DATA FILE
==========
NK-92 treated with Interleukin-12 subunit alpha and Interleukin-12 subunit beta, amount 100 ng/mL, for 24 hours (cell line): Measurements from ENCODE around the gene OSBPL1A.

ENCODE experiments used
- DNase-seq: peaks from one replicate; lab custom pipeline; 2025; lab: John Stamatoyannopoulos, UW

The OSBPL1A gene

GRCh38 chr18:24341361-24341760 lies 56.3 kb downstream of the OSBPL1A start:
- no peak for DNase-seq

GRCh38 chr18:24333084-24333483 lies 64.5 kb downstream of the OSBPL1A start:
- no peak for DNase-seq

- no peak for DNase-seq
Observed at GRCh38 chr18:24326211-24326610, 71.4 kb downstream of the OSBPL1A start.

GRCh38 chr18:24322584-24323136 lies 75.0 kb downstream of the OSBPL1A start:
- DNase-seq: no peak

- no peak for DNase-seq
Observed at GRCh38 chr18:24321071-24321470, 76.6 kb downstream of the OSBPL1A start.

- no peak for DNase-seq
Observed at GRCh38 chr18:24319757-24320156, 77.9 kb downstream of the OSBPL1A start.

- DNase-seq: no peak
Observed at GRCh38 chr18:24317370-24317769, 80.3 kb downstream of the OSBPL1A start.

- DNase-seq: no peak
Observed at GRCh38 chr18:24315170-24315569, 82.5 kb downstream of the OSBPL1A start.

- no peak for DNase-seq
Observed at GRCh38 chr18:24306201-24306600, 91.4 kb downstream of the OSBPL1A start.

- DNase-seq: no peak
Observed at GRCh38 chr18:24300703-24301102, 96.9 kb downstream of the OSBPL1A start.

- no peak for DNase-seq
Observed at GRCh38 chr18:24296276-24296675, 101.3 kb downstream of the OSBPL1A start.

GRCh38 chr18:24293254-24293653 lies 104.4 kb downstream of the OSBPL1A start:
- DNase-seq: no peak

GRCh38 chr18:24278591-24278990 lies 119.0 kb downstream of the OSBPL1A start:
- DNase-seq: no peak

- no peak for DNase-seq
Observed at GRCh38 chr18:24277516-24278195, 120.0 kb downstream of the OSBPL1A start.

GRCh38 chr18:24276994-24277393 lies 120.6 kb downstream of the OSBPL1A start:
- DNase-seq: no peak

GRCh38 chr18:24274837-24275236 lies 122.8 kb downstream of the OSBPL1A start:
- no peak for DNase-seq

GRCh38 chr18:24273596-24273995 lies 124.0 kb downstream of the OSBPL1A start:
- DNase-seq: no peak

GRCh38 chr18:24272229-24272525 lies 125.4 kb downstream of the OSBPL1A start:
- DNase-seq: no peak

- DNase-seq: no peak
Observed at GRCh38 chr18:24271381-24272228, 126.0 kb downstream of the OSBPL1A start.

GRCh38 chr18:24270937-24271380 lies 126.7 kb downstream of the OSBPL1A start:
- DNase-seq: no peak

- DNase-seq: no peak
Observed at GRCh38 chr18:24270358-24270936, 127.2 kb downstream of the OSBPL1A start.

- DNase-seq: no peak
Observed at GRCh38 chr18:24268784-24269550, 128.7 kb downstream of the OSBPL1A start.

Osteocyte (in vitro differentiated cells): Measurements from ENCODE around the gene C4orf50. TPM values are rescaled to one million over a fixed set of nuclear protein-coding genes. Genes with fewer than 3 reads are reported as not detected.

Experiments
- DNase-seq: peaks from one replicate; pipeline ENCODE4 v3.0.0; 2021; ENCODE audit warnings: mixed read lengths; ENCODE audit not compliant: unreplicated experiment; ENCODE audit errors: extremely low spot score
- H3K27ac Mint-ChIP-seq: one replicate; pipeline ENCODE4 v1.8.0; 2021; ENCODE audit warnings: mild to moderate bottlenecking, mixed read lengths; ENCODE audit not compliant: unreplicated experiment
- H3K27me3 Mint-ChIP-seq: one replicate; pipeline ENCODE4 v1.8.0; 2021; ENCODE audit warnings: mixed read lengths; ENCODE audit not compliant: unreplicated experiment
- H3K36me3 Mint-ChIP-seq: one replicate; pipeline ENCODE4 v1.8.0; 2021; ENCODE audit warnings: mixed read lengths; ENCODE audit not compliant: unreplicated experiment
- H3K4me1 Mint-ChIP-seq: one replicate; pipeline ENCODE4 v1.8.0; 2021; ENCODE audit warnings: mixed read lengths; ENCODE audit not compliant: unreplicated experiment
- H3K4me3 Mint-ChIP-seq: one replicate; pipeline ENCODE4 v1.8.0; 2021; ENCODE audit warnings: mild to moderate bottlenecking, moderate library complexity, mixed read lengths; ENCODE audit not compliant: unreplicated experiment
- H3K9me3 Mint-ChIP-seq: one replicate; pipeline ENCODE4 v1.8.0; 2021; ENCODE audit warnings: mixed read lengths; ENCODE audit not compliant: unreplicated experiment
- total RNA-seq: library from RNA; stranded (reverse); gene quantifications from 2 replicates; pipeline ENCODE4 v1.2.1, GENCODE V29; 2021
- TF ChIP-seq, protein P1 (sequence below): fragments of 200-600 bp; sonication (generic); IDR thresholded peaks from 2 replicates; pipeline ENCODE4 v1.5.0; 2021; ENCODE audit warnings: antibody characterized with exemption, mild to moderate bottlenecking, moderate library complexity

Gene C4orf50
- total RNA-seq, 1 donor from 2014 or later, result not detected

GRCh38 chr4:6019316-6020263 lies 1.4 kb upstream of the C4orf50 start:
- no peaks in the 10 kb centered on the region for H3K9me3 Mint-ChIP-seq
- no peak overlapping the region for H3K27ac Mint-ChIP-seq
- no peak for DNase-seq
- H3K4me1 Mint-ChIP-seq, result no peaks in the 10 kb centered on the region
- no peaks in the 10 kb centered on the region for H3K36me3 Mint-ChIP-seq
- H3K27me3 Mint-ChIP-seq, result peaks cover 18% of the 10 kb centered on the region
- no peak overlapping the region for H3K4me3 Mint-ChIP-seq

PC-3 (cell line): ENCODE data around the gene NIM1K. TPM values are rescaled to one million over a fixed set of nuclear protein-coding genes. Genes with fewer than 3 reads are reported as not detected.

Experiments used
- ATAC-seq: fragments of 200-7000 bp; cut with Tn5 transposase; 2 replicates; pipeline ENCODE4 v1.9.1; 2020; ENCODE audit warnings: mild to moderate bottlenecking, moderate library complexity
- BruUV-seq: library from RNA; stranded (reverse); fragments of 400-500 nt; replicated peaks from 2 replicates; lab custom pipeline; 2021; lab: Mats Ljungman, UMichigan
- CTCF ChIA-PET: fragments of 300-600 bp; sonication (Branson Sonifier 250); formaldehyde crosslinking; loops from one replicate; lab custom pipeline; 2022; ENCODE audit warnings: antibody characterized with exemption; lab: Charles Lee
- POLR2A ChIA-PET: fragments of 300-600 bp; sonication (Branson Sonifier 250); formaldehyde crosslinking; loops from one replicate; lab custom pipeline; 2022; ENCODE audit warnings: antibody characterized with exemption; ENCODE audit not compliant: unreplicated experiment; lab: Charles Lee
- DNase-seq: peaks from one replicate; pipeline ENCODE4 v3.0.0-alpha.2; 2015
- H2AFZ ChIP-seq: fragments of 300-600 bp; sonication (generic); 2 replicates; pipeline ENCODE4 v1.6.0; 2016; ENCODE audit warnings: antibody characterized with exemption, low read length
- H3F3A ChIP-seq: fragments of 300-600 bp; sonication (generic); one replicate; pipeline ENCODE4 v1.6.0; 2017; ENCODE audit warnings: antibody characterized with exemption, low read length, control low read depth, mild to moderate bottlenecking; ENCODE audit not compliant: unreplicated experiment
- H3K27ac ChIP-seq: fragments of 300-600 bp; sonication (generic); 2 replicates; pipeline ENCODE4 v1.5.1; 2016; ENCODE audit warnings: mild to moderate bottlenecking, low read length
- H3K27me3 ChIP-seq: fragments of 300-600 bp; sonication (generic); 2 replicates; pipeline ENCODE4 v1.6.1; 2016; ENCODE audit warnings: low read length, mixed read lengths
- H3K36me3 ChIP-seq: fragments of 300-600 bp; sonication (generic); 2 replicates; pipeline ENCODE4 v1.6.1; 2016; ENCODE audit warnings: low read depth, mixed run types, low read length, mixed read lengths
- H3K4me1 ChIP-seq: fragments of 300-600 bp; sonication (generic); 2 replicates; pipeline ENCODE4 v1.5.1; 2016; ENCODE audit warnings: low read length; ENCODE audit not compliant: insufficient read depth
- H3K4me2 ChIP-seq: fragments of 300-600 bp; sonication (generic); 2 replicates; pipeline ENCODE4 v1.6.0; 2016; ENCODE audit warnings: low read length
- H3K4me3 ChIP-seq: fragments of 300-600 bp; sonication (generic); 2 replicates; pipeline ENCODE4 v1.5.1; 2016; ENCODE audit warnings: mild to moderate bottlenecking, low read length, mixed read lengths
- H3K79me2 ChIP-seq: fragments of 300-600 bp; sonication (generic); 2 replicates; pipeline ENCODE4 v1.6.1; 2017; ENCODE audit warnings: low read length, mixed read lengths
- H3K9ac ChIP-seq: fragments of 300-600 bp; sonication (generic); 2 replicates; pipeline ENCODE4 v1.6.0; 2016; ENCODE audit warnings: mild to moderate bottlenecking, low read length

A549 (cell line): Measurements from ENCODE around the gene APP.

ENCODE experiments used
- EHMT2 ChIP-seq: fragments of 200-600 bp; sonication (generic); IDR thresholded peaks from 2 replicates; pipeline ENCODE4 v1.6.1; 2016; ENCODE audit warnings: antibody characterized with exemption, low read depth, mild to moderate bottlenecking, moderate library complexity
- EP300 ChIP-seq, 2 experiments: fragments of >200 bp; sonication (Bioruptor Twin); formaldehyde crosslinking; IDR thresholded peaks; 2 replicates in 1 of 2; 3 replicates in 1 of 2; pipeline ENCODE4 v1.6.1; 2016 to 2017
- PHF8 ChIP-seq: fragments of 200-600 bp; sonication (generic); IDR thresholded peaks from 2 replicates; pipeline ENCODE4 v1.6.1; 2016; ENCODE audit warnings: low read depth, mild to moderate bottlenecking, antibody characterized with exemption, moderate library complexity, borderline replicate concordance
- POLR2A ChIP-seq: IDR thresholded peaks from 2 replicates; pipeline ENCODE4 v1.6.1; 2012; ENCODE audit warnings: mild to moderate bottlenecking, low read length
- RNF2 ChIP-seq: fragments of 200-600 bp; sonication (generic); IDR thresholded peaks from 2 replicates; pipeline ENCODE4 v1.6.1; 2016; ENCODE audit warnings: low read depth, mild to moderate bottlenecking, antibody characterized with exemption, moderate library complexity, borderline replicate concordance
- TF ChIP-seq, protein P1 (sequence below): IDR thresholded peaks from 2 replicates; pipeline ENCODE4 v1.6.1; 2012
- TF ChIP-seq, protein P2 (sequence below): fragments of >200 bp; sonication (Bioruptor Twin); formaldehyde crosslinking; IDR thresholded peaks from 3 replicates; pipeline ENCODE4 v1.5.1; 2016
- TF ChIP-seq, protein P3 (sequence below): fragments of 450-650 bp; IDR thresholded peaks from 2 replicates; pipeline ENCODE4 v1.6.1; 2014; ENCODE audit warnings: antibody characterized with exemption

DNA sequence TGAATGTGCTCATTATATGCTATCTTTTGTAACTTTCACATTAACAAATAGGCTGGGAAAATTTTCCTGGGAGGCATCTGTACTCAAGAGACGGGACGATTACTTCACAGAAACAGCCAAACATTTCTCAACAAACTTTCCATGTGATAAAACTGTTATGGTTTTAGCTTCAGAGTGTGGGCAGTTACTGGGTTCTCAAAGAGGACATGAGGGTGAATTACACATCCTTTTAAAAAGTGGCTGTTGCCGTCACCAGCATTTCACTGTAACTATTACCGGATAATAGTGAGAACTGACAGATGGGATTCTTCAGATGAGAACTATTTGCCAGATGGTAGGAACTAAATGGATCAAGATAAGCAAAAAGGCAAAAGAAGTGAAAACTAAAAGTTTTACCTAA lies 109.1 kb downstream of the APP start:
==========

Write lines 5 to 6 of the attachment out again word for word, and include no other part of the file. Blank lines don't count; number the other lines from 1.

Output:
GRCh38 chr18:24341361-24341760 lies 56.3 kb downstream of the OSBPL1A start:
- no peak for DNase-seq